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November 22-24, 2019
Halifax, Nova Scotia
5K Run with Canadian Minister of National Defence
LOCATION: Westin Lobby
Global Energy, Renewable Threats
Out of Control: Nukes Without Treaties
Halifax Chat ON THE RECORD
5th President of Ukraine, Government of Ukraine
Vice President, Halifax International Security Forum
Will Crimea be returned to Ukraine? There isn’t a doubt in former Ukrainian President Petro Poroshenko’s mind that the annexed territory will soon belong to his country once more. The post-war era was destroyed in an instant when President Vladimir Putin invaded Crimea in 2014, bringing U.S.-Russian tensions to their highest point since the Cold War.
In spite of the conflict, Poroshenko is grateful for strong bi-partisan solidarity from Canada and still considers the U.S. to be Ukraine’s strongest ally, even with the uncertainty that shadows that relationship today. He issued a call for Ukraine to join NATO. He also urged the Sunday Halifax Chat to remember that the values of democracy that once united the world, will strengthen NATO solidarity. He left the Forum with a warning from the frontlines of the Russia conflict – “Don’t let Putin divide us.” Ukraine is not going anywhere.
Plenary 7: Security Solutions, Women’s Contributions ON THE RECORD
Chief of Defence, Netherlands Armed Forces
Chief of the Defence Staff, Canadian Armed Forces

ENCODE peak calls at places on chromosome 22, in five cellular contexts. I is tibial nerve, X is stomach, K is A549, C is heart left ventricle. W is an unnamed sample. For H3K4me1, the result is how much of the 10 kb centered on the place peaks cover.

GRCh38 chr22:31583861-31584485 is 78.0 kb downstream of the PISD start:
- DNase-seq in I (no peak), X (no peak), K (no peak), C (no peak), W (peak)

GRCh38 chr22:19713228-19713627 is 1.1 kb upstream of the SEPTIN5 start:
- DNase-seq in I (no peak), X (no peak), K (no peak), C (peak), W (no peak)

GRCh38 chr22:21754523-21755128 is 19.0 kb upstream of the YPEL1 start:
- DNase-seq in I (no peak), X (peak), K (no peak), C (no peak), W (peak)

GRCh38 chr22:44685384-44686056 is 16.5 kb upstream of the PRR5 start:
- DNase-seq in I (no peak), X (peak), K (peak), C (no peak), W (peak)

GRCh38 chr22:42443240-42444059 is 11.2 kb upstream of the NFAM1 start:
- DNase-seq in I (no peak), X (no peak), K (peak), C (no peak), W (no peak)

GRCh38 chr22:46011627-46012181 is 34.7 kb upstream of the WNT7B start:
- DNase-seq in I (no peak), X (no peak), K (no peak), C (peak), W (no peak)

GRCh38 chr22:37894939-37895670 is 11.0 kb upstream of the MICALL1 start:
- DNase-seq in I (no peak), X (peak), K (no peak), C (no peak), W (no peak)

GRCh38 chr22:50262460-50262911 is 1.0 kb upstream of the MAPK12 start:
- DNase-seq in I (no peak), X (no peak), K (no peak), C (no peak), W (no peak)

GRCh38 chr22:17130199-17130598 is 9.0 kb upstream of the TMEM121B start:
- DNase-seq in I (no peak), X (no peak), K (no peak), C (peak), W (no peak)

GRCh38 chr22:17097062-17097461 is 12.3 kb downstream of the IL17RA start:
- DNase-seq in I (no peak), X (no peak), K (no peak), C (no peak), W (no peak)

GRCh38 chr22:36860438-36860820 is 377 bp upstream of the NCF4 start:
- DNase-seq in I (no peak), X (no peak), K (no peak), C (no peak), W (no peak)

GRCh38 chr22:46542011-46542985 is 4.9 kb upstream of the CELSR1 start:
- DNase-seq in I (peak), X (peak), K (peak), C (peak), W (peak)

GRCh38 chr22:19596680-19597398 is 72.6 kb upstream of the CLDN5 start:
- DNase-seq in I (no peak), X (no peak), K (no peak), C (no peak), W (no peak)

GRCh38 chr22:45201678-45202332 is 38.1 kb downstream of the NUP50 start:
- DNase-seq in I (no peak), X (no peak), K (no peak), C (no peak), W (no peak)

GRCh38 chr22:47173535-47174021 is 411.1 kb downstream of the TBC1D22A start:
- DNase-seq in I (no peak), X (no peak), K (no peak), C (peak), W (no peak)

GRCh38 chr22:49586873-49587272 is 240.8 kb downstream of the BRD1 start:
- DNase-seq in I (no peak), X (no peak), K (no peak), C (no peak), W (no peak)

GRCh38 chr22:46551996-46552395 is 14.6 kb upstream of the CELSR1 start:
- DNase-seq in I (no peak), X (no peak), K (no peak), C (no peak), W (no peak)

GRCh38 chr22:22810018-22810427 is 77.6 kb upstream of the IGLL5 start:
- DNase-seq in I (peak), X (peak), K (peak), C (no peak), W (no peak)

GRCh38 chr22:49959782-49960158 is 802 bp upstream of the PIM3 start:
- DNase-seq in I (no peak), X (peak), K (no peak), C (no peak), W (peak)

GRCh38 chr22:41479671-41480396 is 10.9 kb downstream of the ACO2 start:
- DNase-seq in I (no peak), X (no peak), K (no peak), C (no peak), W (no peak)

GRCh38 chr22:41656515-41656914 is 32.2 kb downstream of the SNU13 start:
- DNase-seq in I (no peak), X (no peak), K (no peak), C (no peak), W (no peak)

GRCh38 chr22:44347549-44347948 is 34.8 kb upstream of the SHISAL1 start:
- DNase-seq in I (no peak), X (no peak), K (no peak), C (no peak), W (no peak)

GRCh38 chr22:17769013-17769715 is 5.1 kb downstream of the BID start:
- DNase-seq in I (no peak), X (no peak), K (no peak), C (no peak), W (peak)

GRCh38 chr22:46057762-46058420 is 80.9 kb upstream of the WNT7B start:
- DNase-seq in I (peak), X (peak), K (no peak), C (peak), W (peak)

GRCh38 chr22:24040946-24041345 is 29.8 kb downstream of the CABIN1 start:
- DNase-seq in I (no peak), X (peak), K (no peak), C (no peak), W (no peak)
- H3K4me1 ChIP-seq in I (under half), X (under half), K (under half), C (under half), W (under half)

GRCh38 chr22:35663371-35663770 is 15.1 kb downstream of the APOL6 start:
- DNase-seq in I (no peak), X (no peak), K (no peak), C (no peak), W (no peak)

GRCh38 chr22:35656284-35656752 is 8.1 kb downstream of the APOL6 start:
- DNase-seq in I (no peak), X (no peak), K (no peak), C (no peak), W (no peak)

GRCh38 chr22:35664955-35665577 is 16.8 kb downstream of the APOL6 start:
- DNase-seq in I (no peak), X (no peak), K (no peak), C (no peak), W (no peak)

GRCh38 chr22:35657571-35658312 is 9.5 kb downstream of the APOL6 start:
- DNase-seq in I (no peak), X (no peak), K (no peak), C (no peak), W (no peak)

Deputy Minister of National Defence, Department of National Defence, Canada
Under-Secretary-General for Operational Support, United Nations
Vice Chief of Staff, United States Air Force
Belzberg Professor of Conflict Management and Founding Director, Munk School of Global Affairs, University of Toronto
Canadian Deputy Defence Minister Jody Thomas recognized that in 2019, women must play an equal and significant role in global security – especially at events like the Halifax International Security Forum. The sector is often exclusionary to women, but the seventh plenary encouraged a discussion on how the barriers to gender equality can be removed. Janice Stein opened the panel immediately to the floor, allowing participants to speak directly to their experiences as women leaders in their field. This showed that women in security do not need anyone to speak for them. Their contributions and solutions speak for themselves.
Having more women in the room changes how we look at conflict zones. It changes our access to communities and it should be fundamental to our values as a nation. Canada has taken a leadership role in gender equality, but the world, the industry, and men can do more to ensure that equality is achieved. Including women in security is not just a moral imperative. It is a strategic security advantage that can bring change desperately needed in an uncertain world.
“We have to encourage more women to do this, it’s not enough to be the first, it needs more than just one”
“As long as you think culture is a soft, female-ish, word, you’ll have a rotten time working for me and you might want to find a different job”
“Talking about being inclusive is only a first step. Real, lasting change takes action. All of us have more to do and all of us can do better”
“Women in the armed forces are not just numbers, they bring a unique perspective. They can do things that men can’t do”
“We need to show people that being different is something that is right, that is okay, that is being sought”
“Diversity is of critical importance. When we talk about peace, we want a peace that is founded on the full, meaningful contributions of all members of society”